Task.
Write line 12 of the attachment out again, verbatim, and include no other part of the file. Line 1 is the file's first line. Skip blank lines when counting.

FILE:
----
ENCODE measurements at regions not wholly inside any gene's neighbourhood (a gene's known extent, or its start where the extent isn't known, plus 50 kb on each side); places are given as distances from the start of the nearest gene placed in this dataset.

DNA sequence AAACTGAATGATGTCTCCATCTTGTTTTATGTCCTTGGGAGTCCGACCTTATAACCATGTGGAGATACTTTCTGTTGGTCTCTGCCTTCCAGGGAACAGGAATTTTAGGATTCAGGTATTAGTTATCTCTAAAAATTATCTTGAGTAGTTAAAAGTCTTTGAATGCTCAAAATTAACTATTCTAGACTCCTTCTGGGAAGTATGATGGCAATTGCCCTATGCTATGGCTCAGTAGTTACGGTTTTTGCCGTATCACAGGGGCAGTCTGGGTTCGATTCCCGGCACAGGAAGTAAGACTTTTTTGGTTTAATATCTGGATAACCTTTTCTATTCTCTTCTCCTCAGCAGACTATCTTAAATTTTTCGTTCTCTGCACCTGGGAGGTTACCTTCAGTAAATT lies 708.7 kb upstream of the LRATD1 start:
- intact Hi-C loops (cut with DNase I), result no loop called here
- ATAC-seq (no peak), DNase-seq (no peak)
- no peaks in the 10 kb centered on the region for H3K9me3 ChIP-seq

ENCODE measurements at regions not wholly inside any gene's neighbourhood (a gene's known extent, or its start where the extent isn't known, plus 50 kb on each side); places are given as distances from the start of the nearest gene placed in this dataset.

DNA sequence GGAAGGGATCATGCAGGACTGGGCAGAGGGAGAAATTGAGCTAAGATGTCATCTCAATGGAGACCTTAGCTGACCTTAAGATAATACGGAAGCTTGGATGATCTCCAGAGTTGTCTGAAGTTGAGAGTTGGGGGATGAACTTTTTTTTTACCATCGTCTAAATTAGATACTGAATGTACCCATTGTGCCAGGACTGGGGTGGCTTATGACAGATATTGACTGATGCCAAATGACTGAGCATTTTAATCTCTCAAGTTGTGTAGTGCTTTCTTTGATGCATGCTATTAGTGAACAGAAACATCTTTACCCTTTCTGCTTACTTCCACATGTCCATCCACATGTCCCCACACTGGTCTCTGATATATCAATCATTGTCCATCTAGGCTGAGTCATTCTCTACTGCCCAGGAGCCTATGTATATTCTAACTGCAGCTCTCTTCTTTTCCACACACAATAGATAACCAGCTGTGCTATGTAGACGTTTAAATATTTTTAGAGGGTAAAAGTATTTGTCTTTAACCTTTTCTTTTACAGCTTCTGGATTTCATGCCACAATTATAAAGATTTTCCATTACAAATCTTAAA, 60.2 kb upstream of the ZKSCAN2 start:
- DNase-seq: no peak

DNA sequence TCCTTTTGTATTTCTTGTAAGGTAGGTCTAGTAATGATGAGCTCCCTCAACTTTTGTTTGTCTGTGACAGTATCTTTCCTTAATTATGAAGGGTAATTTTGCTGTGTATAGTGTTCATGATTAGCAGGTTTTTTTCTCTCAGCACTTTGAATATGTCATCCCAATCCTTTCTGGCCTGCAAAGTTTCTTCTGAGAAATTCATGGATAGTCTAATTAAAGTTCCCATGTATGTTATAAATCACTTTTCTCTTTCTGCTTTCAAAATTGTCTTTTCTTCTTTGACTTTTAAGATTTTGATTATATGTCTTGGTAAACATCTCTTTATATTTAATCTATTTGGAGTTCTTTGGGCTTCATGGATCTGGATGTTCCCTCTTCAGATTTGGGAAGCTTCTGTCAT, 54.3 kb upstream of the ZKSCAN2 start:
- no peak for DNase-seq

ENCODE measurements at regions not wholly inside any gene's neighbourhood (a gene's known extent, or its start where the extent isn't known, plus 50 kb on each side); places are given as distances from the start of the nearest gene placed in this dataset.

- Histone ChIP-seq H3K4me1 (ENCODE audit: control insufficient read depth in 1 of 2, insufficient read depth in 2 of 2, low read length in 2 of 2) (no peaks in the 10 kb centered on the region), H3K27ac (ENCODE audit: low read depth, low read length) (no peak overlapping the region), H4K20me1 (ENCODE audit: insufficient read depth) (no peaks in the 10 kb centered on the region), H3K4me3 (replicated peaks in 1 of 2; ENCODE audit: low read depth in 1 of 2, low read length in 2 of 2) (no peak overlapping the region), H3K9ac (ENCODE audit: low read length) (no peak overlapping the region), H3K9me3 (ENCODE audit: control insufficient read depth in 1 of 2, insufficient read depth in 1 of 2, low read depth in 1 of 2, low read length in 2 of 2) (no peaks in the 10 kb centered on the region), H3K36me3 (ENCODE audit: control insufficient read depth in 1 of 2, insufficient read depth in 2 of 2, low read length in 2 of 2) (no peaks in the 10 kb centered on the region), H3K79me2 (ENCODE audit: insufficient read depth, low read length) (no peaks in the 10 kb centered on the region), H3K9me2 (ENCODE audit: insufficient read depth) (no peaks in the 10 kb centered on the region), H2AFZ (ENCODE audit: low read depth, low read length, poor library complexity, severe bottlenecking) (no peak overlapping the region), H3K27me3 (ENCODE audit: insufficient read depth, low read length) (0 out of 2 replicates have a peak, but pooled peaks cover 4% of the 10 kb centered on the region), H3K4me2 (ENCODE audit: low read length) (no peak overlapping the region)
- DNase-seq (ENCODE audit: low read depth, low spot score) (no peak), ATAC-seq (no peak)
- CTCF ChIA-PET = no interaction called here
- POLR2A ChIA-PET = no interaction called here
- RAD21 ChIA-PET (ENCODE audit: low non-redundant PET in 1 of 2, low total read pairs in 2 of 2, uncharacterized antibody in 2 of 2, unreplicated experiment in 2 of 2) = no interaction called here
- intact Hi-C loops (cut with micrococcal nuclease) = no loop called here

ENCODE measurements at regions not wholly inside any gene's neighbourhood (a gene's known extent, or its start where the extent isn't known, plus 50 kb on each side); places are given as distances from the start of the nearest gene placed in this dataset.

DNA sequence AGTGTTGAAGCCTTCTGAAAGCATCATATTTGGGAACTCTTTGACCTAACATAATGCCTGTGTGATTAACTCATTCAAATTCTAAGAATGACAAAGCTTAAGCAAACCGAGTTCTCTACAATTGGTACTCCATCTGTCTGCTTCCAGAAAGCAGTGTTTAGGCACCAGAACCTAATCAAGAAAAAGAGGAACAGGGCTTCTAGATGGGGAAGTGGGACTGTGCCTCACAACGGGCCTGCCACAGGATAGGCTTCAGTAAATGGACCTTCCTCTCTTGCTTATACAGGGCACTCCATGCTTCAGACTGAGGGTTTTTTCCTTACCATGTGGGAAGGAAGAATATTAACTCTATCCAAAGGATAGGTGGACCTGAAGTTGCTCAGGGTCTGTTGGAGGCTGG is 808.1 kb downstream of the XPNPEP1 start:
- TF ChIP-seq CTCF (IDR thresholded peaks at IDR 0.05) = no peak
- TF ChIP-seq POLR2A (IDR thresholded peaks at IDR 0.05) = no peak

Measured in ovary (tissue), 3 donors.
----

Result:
- Histone ChIP-seq H3K4me1 (ENCODE audit: control insufficient read depth in 1 of 2, insufficient read depth in 2 of 2, low read length in 2 of 2) (no peaks in the 10 kb centered on the region), H3K27ac (ENCODE audit: low read depth, low read length) (no peak overlapping the region), H4K20me1 (ENCODE audit: insufficient read depth) (no peaks in the 10 kb centered on the region), H3K4me3 (replicated peaks in 1 of 2; ENCODE audit: low read depth in 1 of 2, low read length in 2 of 2) (no peak overlapping the region), H3K9ac (ENCODE audit: low read length) (no peak overlapping the region), H3K9me3 (ENCODE audit: control insufficient read depth in 1 of 2, insufficient read depth in 1 of 2, low read depth in 1 of 2, low read length in 2 of 2) (no peaks in the 10 kb centered on the region), H3K36me3 (ENCODE audit: control insufficient read depth in 1 of 2, insufficient read depth in 2 of 2, low read length in 2 of 2) (no peaks in the 10 kb centered on the region), H3K79me2 (ENCODE audit: insufficient read depth, low read length) (no peaks in the 10 kb centered on the region), H3K9me2 (ENCODE audit: insufficient read depth) (no peaks in the 10 kb centered on the region), H2AFZ (ENCODE audit: low read depth, low read length, poor library complexity, severe bottlenecking) (no peak overlapping the region), H3K27me3 (ENCODE audit: insufficient read depth, low read length) (0 out of 2 replicates have a peak, but pooled peaks cover 4% of the 10 kb centered on the region), H3K4me2 (ENCODE audit: low read length) (no peak overlapping the region)